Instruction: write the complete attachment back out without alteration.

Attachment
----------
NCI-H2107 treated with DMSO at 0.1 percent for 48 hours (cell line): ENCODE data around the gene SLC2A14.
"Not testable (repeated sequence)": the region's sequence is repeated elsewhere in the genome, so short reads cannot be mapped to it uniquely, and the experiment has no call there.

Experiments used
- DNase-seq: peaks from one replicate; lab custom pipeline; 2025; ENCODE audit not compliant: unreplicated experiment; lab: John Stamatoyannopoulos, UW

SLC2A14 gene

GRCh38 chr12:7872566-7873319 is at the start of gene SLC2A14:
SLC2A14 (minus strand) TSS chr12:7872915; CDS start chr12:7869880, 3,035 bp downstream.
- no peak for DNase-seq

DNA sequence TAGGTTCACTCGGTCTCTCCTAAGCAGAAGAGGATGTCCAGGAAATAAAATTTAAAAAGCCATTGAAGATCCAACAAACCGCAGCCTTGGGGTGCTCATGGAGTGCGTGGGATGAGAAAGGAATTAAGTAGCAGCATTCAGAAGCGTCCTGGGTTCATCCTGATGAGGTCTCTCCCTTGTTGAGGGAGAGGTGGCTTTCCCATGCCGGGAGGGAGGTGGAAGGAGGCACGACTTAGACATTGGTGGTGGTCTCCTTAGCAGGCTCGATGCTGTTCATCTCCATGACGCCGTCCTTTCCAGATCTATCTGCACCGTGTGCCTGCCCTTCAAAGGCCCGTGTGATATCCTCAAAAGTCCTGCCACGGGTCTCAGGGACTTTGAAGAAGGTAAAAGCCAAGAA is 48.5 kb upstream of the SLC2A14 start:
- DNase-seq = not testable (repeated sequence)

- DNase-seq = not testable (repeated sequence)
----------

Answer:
NCI-H2107 treated with DMSO at 0.1 percent for 48 hours (cell line): ENCODE data around the gene SLC2A14.
"Not testable (repeated sequence)": the region's sequence is repeated elsewhere in the genome, so short reads cannot be mapped to it uniquely, and the experiment has no call there.

Experiments used
- DNase-seq: peaks from one replicate; lab custom pipeline; 2025; ENCODE audit not compliant: unreplicated experiment; lab: John Stamatoyannopoulos, UW

SLC2A14 gene

GRCh38 chr12:7872566-7873319 is at the start of gene SLC2A14:
SLC2A14 (minus strand) TSS chr12:7872915; CDS start chr12:7869880, 3,035 bp downstream.
- no peak for DNase-seq

DNA sequence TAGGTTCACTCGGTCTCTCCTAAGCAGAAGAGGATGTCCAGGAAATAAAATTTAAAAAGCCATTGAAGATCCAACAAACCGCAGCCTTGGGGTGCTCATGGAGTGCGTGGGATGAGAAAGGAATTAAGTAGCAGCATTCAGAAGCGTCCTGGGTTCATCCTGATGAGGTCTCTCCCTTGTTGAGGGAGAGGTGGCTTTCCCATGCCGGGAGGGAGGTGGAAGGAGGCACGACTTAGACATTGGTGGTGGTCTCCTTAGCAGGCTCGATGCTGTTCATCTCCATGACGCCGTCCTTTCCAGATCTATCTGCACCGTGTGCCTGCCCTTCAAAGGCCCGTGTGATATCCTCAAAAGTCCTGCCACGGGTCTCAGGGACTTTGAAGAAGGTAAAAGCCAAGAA is 48.5 kb upstream of the SLC2A14 start:
- DNase-seq = not testable (repeated sequence)

- DNase-seq = not testable (repeated sequence)